Block Minutes by Month for Hawaiian A321neo Fleet

Data via Cirium

Hawaiian has been cutting block hours on the fleet since earlier this year. September 2023 was scheduled down more than 15 percent versus September 2022. And it’s not even done yet. Though the flight cancellations from earlier last week were straight cancels, later in the week it was far enough that Hawaiian could just do a schedule change and remove capacity. That will fall out of these schedules.

Chances are some of those aircraft going out of service earlier in the month weren’t related to engines and just put the airline in a pinch. If it does have less slack in the system thanks to those engine issues grounding airplanes, Hawaiian has no choice but to cancel more.

Just when it seemed like Hawaiian was going to get a tailwind, it gets hit with the one-two punch of the Pratt problem and the decrease in demand to Maui after the wildfires. This airline just can’t catch a break.

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23 comments on “Hawaiian Struggles to Maintain Its Operation Thanks to Pratt & Whitney Problems

  1. The real question would be wether or not P&W is footing the bill for the cancellations, making it maybe more interesting for the airline to simply cancel rather than reschedule or trying to find substitutes wet leases to carry people around.

    1. I was wondering the same thing. Wet lease a handful, send P&W the bill. Otherwise this is a rough way to run a good operation.

    1. Those had the CFM LEAP engine I believe. And I heard a rumor somewhere that AA got their hands on ‘em.

  2. I wonder if it would be possible for HA to swap out the PW’s for the CFM LEAP on their entire Neo fleet.

    1. The question is, are there enough compatible CFM engines available for that? Probably not. And that’s before you get into the engineering and certification costs, which are large, if it’s even possible.

  3. You know, lots of people said if they saw a flight was on a Max, they would change flights. Not sure why you took the chance on the NEO, knowing what was happening with that engine around the world. Long Beach was so close, but Maui was way far, far away.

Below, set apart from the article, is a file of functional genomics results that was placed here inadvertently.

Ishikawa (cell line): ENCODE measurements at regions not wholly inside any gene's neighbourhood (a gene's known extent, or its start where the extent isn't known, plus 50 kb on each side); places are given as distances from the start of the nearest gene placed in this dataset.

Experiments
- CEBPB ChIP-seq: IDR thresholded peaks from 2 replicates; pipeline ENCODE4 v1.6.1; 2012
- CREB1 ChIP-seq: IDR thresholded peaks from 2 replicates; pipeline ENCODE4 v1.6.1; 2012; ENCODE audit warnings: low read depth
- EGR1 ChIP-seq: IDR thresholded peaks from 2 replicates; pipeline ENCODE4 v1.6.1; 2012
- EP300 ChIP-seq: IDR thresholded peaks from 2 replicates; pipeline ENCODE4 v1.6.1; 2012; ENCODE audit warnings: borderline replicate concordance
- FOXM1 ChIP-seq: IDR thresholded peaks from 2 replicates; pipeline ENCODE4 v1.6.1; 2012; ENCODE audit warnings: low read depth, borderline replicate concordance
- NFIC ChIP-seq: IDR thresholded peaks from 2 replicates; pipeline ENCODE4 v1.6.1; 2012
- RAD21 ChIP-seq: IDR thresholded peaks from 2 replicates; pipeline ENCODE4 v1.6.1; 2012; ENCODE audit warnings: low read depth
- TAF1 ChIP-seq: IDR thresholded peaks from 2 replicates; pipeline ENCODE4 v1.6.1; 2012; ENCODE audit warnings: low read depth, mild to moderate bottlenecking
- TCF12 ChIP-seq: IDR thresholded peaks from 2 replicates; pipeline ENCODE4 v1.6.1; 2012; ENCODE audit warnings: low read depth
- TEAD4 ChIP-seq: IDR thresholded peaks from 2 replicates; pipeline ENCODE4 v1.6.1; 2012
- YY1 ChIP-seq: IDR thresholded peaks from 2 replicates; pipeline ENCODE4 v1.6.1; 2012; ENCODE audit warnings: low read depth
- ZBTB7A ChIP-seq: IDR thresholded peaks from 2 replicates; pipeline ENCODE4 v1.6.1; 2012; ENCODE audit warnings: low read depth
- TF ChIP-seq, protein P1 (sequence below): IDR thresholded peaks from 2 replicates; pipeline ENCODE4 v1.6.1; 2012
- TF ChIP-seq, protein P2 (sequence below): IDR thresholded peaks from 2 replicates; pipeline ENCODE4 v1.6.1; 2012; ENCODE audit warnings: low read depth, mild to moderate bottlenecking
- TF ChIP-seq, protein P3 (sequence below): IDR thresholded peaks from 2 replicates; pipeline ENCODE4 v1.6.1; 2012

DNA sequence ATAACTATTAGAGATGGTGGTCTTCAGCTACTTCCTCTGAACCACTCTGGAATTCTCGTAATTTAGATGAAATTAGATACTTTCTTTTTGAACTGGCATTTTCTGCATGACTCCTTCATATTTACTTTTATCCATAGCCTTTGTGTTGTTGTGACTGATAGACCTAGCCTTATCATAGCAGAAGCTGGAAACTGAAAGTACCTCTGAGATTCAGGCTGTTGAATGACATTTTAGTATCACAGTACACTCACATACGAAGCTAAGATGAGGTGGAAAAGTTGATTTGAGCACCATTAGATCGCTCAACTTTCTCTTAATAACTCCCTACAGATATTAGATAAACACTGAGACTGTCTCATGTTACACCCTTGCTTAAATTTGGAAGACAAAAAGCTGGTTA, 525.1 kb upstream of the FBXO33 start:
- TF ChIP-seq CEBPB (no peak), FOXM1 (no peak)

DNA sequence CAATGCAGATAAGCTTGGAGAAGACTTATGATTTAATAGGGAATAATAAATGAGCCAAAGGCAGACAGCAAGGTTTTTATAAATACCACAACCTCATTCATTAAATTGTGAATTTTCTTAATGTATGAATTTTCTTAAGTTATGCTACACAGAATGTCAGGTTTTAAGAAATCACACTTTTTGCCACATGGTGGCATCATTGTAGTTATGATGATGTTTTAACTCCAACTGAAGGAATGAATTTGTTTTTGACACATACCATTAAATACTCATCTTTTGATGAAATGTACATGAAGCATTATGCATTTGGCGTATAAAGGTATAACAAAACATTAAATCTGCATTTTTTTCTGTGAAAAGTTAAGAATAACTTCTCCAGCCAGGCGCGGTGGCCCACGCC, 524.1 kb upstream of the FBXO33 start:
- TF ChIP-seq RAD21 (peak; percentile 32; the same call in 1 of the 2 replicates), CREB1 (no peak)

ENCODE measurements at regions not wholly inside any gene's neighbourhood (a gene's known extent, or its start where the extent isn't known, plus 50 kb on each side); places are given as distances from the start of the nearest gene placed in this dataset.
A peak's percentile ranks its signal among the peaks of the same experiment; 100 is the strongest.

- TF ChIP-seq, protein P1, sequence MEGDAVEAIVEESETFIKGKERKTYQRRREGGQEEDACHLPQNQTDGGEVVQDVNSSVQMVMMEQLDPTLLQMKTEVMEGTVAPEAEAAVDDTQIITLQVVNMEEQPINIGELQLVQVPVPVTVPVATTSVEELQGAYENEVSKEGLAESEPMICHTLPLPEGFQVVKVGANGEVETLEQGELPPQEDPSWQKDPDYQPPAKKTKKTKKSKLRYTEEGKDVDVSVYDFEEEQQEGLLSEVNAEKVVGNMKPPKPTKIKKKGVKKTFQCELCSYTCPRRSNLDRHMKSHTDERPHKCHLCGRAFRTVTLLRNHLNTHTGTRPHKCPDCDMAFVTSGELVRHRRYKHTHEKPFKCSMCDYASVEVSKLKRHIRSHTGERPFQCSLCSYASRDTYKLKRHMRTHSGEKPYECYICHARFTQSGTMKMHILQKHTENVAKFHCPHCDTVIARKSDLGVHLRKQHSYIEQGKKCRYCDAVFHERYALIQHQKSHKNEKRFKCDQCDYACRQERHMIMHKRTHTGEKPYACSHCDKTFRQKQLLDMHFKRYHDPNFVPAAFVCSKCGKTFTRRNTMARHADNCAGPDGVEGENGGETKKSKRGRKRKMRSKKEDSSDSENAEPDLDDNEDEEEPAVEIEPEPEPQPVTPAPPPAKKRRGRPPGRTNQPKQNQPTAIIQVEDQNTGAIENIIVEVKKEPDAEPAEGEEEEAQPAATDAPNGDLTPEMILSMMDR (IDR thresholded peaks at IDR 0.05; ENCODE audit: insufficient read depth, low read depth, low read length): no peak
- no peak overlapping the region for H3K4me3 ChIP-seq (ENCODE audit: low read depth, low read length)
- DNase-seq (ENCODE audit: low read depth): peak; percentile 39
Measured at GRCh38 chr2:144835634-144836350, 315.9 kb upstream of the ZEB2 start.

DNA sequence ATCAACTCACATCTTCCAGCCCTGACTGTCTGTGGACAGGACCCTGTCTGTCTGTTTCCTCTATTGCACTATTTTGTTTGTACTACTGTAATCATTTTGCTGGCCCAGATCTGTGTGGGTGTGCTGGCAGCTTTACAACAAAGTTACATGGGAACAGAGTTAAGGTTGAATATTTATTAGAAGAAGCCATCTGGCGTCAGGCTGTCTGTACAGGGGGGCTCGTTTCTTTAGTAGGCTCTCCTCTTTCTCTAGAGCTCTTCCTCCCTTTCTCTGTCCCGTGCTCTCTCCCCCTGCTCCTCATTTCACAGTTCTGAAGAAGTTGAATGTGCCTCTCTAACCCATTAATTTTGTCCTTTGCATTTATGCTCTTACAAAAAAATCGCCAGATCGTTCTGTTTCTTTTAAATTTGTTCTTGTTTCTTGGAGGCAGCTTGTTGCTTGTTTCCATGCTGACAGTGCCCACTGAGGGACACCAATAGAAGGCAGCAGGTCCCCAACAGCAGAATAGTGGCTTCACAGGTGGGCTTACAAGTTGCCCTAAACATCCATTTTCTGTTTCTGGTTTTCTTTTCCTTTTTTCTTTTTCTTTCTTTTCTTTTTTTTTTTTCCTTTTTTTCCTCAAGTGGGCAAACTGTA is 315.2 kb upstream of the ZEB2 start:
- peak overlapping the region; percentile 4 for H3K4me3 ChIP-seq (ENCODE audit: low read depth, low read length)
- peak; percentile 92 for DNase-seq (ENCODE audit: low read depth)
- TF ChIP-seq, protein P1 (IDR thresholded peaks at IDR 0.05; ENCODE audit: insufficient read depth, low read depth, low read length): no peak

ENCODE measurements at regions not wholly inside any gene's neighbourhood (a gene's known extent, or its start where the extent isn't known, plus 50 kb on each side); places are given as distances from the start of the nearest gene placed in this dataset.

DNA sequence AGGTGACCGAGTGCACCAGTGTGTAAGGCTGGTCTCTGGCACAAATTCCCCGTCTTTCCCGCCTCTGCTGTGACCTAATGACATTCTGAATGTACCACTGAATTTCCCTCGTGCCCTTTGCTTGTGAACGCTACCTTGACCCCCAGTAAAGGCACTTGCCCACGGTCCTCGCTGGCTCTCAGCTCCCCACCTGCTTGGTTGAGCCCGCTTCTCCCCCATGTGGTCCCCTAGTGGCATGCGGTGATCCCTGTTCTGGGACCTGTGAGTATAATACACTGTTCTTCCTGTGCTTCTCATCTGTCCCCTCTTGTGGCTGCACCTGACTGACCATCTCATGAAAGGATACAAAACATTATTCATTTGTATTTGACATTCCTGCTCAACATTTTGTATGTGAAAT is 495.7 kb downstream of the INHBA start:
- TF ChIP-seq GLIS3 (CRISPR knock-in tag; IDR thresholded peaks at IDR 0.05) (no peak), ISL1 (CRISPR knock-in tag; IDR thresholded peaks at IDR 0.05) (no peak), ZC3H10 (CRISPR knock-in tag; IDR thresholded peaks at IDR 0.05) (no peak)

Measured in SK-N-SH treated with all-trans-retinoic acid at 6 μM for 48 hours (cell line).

4. “it’s taking 250 to 300 days to get a single airplane through the process.”

    Engine or airplane? Or does it not really matter?

    Also, shouldn’t the decrease in demand due to the Maui wildfires mean it’s easier to identify the routes to cut?

    1. Nick – I think it’s per airplane. But it’s the same result either way.

      Yes, I would assume that the fires would make it easier for them to focus on Kahului. But that’s also where a lot of the A321s are focused anyway.

  5. Funny but when I see this story I think about people talking about how great Hawaiian l’s performance is (usually).

    Just shows that a lot of times performance failures are from stiff outside the airline’s control.

  6. CF referenced that Hawaiian hoped to gain a tailwind but has now been hit by this engine issue. The headwind they faced for years is the lack of international traffic as many of their flights to Asia and the S. Pacific either could not operate or had low loads and yields. Hawaiian has been badly damaged financially because of covid and they have still not recovered. Maui fires and Southwest’s Hawaii growth compounded the negative impact HA has suffered.
    It is also something of an irony that the PW issues are most predominantly affecting smaller US airlines including Spirit and JetBlue but are having little impact on larger operators such as AA – which uses the LEAP – and DL, whose A321NEOs are newer. Given that the global carriers are being helped by strong demand, the PW engine issue is a big blow to much of the “bottom half” of the US airline industry.
    As for the identifying the PW engine problems and repairing, the sheer number required inspections is what is driving the very long times – up to months – that some of these engines are or will be out of service. There just aren’t enough spare engines that can be used to help minimize airframe ground time on top of PW’s delivery commitments for new GTFs.
    Delta just opened its GTF shop earlier this year and multiple Wall Street analysts have asked them if they expect to financially benefit. DL execs did not want to talk about the financial benefit they gain from their direct competitors but it is a given that Delta Tech Ops will be running as hard as possible like the rest of the GTF MRO network to get this problem solved.
    RTX Corp, parent company of Pratt and Whitney has said these GTF inspections and repairs could cost them $3 billion, an amount that would take down some other companies. It is only because RTX is also a defense contractor and that segment of their business is doing very well that the financial impact will be manageable. RTX will be paying compensation to airlines just as Boeing did for MAX and 787 delays and groundings but the amounts that they will pay is undoubtedly not the fare X number of passengers that they cannot carry but something closer to lost profit potential and direct costs, such as aircraft grounding and underutilized employees. HA wasn’t profitable but they do need the cash (see above) so they have an incentive to keep selling seats, even if they know they will not be able to operate the flights. Their customer service reputation is bound to suffer which could have significant implications about their future given how competitive their markets are.